A recent study conducted by Mayo Clinic has found that intervention-based approaches can significantly boost human papillomavirus (HPV) vaccination rates among adolescents. The study, which involved 9,242 children eligible for the HPV vaccine, utilized a strategy of mailing reminders to parents about their child’s eligibility for the vaccine, while also providing healthcare providers with feedback on successful vaccine administrations to recently seen patients.
The results showed a 20% increase in HPV vaccination rates among adolescents who received the intervention-based approach compared to those who did not. Specifically, 40% of patients received their doses in the months following the interventions, while only 22% received their doses without the interventions.
“This study suggests that healthcare practitioners can effectively adopt this technique to boost HPV vaccination rates in 11 and 12-year-olds,” states Robert Jacobson, M.D., a pediatrician in the Mayo Clinic Division of Community Pediatric and Adolescent Medicine.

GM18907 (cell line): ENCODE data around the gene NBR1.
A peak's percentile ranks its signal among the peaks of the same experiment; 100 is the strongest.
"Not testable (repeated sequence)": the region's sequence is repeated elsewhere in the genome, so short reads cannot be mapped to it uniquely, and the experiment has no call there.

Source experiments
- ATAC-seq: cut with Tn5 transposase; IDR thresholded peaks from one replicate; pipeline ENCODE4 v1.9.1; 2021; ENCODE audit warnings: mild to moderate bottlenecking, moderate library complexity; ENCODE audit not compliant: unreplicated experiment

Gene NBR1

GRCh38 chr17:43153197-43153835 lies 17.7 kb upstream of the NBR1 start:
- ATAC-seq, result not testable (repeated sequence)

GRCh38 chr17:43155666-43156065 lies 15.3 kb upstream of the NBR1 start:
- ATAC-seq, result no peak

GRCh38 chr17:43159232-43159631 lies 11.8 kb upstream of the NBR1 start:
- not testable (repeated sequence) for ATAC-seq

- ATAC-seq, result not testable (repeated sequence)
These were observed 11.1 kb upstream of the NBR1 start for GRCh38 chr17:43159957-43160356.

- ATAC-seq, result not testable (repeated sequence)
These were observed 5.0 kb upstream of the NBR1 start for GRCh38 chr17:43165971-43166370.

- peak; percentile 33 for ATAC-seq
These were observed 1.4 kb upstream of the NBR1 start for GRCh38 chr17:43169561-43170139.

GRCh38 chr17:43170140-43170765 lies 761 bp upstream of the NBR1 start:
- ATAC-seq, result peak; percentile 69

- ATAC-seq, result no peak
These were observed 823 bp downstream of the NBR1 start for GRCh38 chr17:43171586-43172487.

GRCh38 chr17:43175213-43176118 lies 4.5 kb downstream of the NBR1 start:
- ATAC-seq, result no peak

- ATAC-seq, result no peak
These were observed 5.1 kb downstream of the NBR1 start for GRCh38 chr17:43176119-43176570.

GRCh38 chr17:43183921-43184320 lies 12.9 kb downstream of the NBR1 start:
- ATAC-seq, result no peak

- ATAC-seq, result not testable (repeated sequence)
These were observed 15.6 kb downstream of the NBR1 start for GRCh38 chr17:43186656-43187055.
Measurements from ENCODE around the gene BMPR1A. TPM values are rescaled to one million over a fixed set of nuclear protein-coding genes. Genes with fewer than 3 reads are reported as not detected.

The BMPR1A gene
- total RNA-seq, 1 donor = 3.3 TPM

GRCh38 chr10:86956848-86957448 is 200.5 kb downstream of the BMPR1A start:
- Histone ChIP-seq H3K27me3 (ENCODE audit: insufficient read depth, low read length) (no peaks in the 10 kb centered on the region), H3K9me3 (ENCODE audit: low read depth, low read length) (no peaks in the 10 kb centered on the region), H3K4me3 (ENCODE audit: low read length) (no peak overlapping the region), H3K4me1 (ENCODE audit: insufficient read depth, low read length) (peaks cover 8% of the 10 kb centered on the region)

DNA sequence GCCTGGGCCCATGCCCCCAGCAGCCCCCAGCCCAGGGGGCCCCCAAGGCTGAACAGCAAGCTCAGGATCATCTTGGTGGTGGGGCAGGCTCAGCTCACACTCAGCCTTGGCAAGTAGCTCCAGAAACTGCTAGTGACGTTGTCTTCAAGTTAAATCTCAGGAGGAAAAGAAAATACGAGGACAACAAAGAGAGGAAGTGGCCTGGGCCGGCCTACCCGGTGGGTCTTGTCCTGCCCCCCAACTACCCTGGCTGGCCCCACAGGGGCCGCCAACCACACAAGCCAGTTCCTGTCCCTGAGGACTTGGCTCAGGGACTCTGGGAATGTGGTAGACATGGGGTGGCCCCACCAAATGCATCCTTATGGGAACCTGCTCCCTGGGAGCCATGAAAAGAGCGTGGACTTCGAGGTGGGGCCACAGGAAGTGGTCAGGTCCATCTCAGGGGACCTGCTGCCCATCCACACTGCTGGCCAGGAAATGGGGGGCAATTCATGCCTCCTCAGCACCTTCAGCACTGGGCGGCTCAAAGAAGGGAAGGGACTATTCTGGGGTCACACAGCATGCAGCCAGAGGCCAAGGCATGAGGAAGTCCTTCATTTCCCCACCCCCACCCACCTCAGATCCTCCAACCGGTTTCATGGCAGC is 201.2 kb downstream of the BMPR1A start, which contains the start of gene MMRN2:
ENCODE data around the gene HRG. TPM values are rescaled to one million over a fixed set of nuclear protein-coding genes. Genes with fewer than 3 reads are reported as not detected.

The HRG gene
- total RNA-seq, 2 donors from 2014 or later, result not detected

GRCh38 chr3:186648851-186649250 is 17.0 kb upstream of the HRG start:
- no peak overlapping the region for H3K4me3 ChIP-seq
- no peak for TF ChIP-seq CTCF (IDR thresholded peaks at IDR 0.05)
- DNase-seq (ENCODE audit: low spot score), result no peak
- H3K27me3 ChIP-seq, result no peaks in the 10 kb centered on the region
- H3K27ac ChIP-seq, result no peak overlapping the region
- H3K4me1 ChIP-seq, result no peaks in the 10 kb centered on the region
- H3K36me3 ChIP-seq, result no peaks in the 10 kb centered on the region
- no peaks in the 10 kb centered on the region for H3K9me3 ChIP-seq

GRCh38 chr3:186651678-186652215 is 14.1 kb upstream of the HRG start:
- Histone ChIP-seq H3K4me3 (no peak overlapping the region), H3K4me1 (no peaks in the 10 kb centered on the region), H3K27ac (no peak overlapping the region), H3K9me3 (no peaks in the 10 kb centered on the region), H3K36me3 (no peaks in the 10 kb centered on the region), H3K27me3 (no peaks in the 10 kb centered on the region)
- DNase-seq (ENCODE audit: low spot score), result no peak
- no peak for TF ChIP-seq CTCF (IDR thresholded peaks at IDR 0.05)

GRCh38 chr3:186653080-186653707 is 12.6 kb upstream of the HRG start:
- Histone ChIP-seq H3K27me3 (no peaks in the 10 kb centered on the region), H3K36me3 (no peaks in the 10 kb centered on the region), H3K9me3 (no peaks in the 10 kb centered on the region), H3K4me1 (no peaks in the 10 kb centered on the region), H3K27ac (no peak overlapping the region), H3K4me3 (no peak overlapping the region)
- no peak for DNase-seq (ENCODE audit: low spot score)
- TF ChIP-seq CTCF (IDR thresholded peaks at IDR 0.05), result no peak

HPV is a sexually transmitted viral infection that can be transmitted through skin-to-skin contact. It can cause various forms of cancer, including cervical, anal, genital, mouth, and throat cancer. According to the Centers for Disease Control and Prevention (CDC), HPV infections are responsible for approximately 37,000 new cancer cases each year.
The study’s findings highlight the importance of interventions in increasing HPV vaccination rates, as the current rate of 60% falls short of national public health goals. By implementing reminder systems and providing healthcare providers with feedback, more adolescents can receive the protection offered by the HPV vaccine.
Q: What is HPV?
A: HPV stands for human papillomavirus. It is a sexually transmitted infection that can cause various forms of cancer.
Q: How does the intervention-based approach work?
A: The intervention-based approach involves mailing reminders to parents about their child’s eligibility for the HPV vaccine and providing healthcare providers with feedback on successful vaccine administrations to recently seen patients.
Q: Why is increasing HPV vaccination rates important?
A: Increasing HPV vaccination rates is important because HPV infections are responsible for a significant number of new cancer cases each year. Vaccination can help prevent these infections and subsequent cancers.
Q: How can healthcare practitioners adopt this technique?
A: Healthcare practitioners can adopt the technique by implementing reminder systems for parents and providing feedback to providers about successful vaccine administrations.
Mayo Clinic – [URL]
Centers for Disease Control and Prevention (CDC) – [URL]